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Kremlin uses outdated tools and ideologemes that now yield minimal effect

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The attack of a pair of drones on Putin’s Kremlin residence is a false flag operation that has the opposite effect, similar to the consequences of the 1987 incident involving the landing of a Cessna-172 on Red Square.

On May 3, two unidentified drones allegedly attacked the Senate Palace, which is part of the Kremlin complex in the heart of Moscow. Both were downed above the building’s roof without causing any damage to the Palace. The Kremlin press service said there were no casualties as a result of the incident.

There are a number of inconsistencies in Russian coverage of the incident:

1. Videos showing the moment the drones were intercepted emerged on social media. The first UAV was downed at 02:27 local time and the second was destroyed 16 minutes later. The circumstances of the video recording of the overnight attack point to a staged act. In reality, shooting such videos given the surprise effect and the specified time period would be impossible.

2. The drone attack on the Kremlin surpasses in its significance the effect of Matthias Rust’s light aircraft landing on Red Square in May 1987, after which the disgraced minister of defense and air defense commander were sacked. No one was fired following the drone attack, although the incident publicly confirmed the embarrassing weakness of Russia’s air defense systems and Moscow’s vulnerability to air strikes. As a result, Moscow suffered international image losses.

The public reaction of the Kremlin’s press service shows that the incident is indeed perceived as sensitive. However, this reaction did not full correspond to the level of concern.

3. The lack of personnel reshuffles confirms the assumption of a staged act since the goals of the entire operation would be more significant than PR mishaps.

4. Since 2016, observers have reported regular failures of navigation systems around the Kremlin, which was believed to be due to active e-warfare interference. Critical failures in GPS operations have been reported, which makes the approach of a UJ-22 type UAV (the main version pursued by the Russians) into the access denial area highly unlikely. So any effort by unmanned aerial vehicles to penetrate the airspace over the Kremlin would face massive EW challenges almost impossible to tackle.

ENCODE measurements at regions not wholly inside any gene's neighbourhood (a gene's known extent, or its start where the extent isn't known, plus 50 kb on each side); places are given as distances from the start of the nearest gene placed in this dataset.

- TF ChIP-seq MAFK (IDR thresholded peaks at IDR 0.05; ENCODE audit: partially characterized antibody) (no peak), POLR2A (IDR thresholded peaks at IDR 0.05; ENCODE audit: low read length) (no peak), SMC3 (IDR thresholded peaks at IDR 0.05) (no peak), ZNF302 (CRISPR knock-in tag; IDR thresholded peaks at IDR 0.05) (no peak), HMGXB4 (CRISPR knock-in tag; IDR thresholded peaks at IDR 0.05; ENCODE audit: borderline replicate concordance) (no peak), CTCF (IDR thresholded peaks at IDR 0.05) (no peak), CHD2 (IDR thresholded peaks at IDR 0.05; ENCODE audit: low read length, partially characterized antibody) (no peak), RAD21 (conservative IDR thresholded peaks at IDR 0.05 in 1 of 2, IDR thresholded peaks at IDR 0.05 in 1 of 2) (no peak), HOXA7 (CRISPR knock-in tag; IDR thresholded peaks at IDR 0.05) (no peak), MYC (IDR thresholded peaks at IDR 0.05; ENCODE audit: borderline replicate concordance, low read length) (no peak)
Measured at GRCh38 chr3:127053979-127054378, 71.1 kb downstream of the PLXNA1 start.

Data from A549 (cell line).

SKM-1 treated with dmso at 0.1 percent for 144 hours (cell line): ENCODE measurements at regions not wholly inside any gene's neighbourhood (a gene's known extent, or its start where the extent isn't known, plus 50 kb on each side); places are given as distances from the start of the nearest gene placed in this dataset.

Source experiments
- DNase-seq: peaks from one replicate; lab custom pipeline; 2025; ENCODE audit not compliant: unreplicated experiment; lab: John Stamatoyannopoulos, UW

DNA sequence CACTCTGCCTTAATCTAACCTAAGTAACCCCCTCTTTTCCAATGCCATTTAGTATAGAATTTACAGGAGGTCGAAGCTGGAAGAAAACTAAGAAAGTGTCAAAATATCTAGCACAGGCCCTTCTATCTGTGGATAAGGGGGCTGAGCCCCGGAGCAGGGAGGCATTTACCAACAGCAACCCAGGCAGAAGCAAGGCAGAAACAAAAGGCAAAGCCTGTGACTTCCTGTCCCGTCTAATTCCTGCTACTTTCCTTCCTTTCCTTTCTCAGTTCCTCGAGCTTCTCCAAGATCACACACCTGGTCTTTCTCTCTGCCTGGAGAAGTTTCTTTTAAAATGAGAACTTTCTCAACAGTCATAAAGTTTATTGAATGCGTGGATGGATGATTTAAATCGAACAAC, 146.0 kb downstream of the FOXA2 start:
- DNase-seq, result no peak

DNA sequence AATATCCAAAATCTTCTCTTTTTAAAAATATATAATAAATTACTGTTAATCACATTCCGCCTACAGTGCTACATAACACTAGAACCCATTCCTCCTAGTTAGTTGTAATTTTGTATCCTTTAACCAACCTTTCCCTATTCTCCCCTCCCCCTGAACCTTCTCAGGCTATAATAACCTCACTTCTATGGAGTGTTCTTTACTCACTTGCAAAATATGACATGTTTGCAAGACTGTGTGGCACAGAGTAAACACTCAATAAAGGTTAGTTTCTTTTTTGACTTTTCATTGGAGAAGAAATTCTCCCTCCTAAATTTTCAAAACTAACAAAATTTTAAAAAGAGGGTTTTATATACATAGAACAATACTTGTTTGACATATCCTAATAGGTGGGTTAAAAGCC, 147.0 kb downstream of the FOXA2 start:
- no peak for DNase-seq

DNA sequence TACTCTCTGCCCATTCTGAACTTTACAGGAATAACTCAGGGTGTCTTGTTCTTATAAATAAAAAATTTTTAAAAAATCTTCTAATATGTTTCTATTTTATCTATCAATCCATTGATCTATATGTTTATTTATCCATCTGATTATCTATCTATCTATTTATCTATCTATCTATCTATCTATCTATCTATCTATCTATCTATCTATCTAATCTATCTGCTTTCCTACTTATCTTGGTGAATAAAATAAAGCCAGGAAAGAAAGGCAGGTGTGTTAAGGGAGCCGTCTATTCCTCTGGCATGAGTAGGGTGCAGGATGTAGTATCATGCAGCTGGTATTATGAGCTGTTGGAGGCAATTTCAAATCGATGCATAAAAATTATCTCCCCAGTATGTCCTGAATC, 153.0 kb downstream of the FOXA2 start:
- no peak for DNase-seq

5. Thus, the incident over the Senate Palace looks like it was Russia’s pre-planned psyop. Its main focus is on mobilizing society, rallying people around President Putin, as well as increasing the population’s mobilization readiness and preparing citizens for the introduction of martial law. The operation’s style points to Nikolai Patrushev as its possible ideologist. It was he who developed the “Ryazan Sugar” operation on the eve of the Chechen war.

There are doubts that the operation will yield the result sought by the Kremlin. It is obvious that the mobilization efforts undertaken by Moscow are both belated and ineffective. On the contrary, they have rather the opposite effect, demonstrating the regime’s weakness and its inability to not only achieve gains in Ukraine but also to protect their own territory. This is also facilitated by some internal rows, such as Yevgeny Prigozhin’s newly escalated conflict with the Ministry of Defense and General Staff. Thus, we can conclude that the psyop, carried out by Putin’s entourage, is a variation of similar operations run in the late 1990s. It is obvious that the Russians have not evolved since that time and continue to use outdated tools and ideologemes, which today have minimal effect.

It is likely that there are additional tasks that the Kremlin is trying to solve by launching that drone attack. First of all, this creates grounds for absolving Putin of the need to appear in public in the wake of his health problems. Also, Kremlin is getting more room to make changes to the schedule of public events, citing risks to the president’s life.


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6. The attack on the Kremlin launched the flywheel of calls on the part of Moscow hawks for deploying nuclear weapons. Such a scenario is unlikely, and the threats more likely come as the initiative of Russian politicians who seek to boost their public image at Putin’s expense as the latter seems to have become a less resolute figure due to his restrained reaction to the incident. This indirectly confirms the staged act hypothesis: Putin is aware of the false flag attack so he doesn’t raise the degree of tension by voicing any nuclear threats. However, the radical wing of Putin’s entourage is exploiting the attack factor to put pressure on the West – and Kyiv – in anticipation of a Ukrainian counteroffensive. It’s in this context that the allegation of U.S. involvement in the strike’s planning should be perceived. Probably, the masterminds behind the stunt planned to use this as an argument in their efforts to disrupt arms supplies to Ukraine by shaping a negative attitude in Western Europe and the United States towards such assistance within discourse on the risks of a nuclear conflict.

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